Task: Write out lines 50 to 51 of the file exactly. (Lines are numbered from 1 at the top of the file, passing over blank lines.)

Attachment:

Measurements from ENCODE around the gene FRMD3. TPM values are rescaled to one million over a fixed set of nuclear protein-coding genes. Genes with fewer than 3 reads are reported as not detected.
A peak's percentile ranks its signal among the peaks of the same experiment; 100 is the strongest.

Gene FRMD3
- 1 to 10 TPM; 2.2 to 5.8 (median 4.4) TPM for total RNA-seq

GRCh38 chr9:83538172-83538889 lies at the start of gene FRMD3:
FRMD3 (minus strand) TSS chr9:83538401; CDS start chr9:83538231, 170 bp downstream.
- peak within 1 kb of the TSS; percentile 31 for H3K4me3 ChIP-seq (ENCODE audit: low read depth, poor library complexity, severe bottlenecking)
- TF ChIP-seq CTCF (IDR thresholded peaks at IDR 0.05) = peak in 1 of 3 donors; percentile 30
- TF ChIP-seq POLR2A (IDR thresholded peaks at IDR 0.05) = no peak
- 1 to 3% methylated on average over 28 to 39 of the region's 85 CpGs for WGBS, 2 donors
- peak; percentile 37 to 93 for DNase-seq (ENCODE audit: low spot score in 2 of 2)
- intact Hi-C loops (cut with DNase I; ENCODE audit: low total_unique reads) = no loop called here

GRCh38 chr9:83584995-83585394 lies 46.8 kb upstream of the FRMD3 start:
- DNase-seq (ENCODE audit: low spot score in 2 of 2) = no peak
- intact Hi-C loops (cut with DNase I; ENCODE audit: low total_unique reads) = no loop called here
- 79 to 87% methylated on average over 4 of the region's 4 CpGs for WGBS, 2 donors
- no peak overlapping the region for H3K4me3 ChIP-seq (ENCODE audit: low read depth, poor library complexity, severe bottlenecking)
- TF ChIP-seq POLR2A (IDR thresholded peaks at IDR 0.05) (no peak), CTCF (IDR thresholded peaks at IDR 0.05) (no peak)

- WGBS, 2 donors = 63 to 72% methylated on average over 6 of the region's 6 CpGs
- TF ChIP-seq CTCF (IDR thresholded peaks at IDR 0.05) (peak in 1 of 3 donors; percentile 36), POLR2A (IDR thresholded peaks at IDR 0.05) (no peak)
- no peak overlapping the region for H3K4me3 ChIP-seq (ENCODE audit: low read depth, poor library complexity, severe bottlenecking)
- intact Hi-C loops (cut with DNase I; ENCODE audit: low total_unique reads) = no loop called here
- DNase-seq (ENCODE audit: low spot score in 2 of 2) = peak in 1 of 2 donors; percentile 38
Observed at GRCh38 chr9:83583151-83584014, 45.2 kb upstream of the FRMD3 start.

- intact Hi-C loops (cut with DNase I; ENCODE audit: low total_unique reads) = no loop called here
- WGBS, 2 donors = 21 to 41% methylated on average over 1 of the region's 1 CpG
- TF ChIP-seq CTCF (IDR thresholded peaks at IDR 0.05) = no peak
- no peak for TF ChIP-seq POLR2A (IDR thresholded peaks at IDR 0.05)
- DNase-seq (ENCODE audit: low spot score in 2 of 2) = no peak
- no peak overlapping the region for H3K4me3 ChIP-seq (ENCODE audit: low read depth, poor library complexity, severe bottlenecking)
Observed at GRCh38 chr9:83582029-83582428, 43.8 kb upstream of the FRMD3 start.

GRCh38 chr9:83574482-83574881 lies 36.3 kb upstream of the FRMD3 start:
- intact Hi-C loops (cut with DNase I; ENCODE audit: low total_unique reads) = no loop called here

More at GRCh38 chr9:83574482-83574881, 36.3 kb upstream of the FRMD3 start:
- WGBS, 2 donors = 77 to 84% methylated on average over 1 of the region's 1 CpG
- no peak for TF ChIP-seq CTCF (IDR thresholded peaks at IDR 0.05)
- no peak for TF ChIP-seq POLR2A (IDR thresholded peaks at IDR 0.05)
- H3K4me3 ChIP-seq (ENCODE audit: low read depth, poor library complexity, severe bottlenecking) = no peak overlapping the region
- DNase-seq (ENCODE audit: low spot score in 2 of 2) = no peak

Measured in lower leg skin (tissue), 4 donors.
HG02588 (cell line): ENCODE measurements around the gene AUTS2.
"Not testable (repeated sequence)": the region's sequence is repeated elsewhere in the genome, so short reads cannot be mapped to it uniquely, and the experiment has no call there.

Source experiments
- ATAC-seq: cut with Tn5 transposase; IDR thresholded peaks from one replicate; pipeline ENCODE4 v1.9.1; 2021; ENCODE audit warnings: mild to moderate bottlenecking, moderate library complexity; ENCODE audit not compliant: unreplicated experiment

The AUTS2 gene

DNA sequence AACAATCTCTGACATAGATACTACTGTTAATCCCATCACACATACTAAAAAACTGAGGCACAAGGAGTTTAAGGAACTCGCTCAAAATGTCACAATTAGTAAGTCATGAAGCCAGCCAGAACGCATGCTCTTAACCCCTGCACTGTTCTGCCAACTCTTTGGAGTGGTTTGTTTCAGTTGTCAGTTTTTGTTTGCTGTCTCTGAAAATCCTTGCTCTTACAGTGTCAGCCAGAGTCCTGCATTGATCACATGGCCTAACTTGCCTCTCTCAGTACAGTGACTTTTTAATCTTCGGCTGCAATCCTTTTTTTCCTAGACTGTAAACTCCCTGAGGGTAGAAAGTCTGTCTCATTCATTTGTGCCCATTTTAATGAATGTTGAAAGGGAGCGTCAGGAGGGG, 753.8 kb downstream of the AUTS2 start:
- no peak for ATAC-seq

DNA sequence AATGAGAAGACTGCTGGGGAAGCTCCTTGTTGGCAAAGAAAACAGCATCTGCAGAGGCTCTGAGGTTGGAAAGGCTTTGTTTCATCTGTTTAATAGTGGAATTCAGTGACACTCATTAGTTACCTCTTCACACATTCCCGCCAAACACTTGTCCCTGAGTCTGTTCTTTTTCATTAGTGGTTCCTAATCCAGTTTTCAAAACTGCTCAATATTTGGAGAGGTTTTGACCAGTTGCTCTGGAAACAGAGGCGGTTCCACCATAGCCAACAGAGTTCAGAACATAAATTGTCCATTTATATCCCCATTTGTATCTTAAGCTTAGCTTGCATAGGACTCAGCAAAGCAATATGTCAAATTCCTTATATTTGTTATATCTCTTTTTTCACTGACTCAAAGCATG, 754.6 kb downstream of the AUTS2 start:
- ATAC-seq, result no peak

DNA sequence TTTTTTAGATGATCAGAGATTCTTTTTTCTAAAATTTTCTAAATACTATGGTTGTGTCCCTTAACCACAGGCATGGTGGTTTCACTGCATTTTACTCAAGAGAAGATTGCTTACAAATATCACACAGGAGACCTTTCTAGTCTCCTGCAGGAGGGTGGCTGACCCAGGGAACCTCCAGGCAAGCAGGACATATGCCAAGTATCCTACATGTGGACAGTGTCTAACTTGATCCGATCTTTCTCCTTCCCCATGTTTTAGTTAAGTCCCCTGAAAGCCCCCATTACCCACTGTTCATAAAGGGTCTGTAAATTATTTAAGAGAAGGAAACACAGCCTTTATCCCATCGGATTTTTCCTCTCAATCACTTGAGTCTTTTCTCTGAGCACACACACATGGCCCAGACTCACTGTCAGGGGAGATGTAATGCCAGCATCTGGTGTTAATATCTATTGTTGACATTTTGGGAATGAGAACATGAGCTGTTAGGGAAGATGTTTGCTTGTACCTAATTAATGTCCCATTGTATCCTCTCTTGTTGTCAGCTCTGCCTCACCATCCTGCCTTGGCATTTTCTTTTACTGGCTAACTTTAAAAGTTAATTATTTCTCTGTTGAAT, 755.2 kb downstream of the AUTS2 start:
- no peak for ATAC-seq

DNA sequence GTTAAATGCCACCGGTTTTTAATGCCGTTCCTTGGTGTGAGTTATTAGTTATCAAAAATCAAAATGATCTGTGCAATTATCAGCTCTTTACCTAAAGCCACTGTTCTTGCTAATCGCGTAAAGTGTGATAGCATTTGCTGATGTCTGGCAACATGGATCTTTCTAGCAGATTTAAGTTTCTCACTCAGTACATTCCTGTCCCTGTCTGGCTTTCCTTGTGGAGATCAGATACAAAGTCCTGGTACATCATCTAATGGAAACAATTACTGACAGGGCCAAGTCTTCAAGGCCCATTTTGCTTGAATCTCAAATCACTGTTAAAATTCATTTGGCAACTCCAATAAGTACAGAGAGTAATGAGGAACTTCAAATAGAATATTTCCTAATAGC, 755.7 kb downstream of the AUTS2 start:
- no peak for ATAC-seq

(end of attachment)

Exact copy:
DNA sequence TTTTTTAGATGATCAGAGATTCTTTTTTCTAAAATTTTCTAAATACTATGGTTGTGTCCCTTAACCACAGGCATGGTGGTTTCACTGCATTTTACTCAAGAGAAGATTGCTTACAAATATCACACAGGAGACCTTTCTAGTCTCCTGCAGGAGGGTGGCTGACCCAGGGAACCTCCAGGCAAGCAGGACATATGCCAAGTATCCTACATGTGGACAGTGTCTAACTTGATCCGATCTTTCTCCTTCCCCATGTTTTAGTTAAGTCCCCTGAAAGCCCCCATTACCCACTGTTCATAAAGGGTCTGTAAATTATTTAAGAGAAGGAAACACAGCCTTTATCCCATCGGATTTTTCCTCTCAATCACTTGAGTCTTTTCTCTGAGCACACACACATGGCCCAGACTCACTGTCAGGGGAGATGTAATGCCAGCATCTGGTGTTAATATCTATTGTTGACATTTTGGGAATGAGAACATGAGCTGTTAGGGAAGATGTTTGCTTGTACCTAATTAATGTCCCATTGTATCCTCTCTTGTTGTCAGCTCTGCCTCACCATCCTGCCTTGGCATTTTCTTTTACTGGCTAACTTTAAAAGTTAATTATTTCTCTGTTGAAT, 755.2 kb downstream of the AUTS2 start:
- no peak for ATAC-seq